The name Secretariat is well known among horse racing fans of all ages. For racetrack veterans, they know him as the horse that won the Triple Crown in 1973. For children, they remember him from the self-titled biographical Disney movie in 2010.
But there is more to this stunning horse racing champion than a movie or his Triple Crown win.
Secretariat was born on March 30, 1970, in Doswell, Virginia. His sire was the thoroughbred Hall of Fame racehorse Bold Ruler and his dam was Somethingroyal, who was titled Kentucky Broodmare of the Year in 1973.
Secretariat’s owner, Penny Cherney, claimed Secretariat through a coin toss with Ogden Phipps in 1969. Cherney lost the coin toss and claimed the colt by Bold Ruler and Somethingroyal, while Ogden Phipps won the filly by Bold Ruler and a mare named Hasty Matelda.
How Secretariat got his name was through the secretary of Meadow Stable, Cherney’s thoroughbred racing and breeding business. She submitted the name Secretariat from a past career.
Secretariat’s Career on the Racetrack
Secretariat started his career on Independence Day on 1972, which resulted in his first race loss at the Aqueduct Racetrack. Despite this loss, Secretariat continued an impressive winning streak and earned the title of American Horse of the Year in 1972.
After his two-year campaign ended, Secretariat began his Triple Crown career and broke records. His first Triple Crown race was the 1973 Kentucky Derby. He won and completed the race in 1 minute and fifty-nine seconds, a record that still stands today.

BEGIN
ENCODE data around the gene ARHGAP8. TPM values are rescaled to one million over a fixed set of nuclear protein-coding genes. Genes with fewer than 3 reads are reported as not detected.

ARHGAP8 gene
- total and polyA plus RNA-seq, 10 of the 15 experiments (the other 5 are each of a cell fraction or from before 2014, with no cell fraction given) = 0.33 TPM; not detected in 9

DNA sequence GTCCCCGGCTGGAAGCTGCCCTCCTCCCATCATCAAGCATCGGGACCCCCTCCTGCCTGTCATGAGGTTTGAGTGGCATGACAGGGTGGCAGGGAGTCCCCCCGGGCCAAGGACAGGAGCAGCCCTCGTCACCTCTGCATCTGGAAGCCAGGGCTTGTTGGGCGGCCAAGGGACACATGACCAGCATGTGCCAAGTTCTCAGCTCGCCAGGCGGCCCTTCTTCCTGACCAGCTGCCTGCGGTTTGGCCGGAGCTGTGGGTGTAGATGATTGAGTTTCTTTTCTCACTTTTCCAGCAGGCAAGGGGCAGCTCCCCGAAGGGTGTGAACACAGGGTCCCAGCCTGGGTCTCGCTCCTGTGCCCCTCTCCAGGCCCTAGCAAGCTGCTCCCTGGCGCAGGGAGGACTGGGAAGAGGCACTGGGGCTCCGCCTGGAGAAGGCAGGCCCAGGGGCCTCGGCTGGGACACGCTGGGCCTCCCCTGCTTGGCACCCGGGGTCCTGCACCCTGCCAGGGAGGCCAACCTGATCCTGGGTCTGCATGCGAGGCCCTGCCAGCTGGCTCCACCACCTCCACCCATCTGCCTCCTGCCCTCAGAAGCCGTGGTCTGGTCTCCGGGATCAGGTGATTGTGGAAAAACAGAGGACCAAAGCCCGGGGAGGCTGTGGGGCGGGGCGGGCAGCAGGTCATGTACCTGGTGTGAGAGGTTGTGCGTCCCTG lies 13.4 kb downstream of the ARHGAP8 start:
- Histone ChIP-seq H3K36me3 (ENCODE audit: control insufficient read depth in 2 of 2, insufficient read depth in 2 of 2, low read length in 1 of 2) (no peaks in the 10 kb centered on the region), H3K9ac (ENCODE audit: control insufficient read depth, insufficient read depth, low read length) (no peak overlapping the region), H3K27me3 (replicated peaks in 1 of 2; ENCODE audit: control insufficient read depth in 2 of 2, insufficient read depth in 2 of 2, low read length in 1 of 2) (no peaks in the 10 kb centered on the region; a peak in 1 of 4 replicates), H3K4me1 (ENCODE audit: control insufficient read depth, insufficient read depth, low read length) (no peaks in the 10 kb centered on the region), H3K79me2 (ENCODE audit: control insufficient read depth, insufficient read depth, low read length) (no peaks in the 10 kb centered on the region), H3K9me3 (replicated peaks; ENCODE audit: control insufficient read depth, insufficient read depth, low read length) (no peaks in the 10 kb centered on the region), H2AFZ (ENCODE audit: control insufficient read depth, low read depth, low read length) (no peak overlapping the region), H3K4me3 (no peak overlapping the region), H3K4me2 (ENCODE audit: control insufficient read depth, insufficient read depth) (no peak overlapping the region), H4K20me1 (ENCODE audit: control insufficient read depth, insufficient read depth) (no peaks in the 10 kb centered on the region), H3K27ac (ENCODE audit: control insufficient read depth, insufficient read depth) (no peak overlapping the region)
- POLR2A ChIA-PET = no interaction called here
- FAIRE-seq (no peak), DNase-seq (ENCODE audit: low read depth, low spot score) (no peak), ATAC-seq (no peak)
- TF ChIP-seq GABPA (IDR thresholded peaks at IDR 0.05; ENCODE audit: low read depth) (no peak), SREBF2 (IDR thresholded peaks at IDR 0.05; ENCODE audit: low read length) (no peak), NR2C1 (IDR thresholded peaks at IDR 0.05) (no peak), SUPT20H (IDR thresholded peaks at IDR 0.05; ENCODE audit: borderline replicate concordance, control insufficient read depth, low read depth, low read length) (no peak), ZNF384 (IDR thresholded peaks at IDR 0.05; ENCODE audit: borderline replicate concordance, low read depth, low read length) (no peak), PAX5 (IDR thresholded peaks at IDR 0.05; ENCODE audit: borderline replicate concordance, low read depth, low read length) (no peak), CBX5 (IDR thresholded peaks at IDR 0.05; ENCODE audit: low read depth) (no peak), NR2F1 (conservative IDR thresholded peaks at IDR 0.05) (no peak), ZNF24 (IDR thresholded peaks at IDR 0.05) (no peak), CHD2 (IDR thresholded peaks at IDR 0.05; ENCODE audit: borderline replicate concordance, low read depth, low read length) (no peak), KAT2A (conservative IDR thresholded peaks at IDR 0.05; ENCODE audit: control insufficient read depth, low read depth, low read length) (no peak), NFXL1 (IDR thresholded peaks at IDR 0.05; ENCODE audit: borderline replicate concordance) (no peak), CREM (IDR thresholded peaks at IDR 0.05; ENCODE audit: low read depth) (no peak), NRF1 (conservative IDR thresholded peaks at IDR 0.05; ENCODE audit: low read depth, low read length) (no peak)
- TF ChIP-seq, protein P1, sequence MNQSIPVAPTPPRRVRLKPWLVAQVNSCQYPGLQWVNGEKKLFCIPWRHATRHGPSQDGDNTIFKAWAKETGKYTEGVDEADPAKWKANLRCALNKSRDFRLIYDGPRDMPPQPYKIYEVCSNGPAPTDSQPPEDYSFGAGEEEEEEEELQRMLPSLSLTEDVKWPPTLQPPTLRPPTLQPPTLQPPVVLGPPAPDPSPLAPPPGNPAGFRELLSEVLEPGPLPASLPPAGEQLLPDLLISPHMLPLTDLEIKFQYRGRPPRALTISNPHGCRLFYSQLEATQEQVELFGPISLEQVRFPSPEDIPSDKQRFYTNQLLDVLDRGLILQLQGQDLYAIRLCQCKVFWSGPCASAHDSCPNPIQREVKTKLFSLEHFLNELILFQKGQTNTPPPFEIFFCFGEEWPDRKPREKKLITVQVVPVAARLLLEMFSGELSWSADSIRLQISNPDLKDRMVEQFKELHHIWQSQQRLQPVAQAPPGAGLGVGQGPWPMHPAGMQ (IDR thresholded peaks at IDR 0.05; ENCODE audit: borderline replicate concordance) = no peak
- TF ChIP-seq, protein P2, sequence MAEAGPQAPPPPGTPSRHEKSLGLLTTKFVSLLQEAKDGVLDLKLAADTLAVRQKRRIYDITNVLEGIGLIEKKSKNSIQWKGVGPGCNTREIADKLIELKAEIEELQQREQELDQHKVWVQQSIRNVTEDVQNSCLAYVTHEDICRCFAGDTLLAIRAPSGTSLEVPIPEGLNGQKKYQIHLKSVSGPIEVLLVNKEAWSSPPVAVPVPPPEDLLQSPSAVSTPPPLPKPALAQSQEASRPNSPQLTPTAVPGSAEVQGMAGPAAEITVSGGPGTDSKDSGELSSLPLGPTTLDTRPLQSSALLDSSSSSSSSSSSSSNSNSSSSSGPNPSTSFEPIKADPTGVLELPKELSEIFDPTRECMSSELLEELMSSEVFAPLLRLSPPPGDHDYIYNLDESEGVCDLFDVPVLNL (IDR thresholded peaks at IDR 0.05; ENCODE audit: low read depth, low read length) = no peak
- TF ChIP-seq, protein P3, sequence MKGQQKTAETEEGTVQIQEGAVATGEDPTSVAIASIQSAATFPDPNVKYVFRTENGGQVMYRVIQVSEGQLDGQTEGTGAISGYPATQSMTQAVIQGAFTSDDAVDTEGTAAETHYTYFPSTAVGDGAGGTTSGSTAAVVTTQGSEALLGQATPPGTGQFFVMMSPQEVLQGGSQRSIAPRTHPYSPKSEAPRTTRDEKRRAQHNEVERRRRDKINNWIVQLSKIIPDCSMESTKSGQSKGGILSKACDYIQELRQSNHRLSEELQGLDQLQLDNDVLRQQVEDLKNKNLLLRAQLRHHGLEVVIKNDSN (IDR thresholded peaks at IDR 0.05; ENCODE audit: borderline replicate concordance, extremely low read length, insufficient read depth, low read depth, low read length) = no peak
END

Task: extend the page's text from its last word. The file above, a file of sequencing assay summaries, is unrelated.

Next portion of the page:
His second Triple Crown race was the Preakness Stakes in 1973. He won the race and later in 2012, it was decided that he broke the original record of 1 minute and fifty-four seconds with a 1 minute and fifty-three seconds.
The final Triple Crown Race he competed in was the Belmont Stakes in 1973. He won and completed the race in 2 minutes and twenty-four seconds, a record that like the rest still holds today.
After his win in 1973, Secretariat became the night Triple Crown winner.
Secretariat Final Years
Secretariat continued racing until his final race on October 28, 1973. His breeding rights were sold to a stud farm to produce horse racing offspring. Altogether, Secretariat won $1,316,808 in career earnings.
Secretariat died on October 4, 1989. He was listed 35th of the 100 greatest North American athletes of the 20th Century.
Today, no one except, perhaps Man O’ War, eclipses Secretariat in popularity and talent. His records still stand in the Triple Crown.
Come See a Champion in the Making
If you want to see champions on their way to the Triple Crown, come down to Ellis Park Racing today. Whether watching live horse races, playing on the historical horse racing machines or snacking on the delicious food, there is something for everyone of all ages. For more information on the upcoming races or other services offered at Ellis Park Racing, come on down and raise the stakes.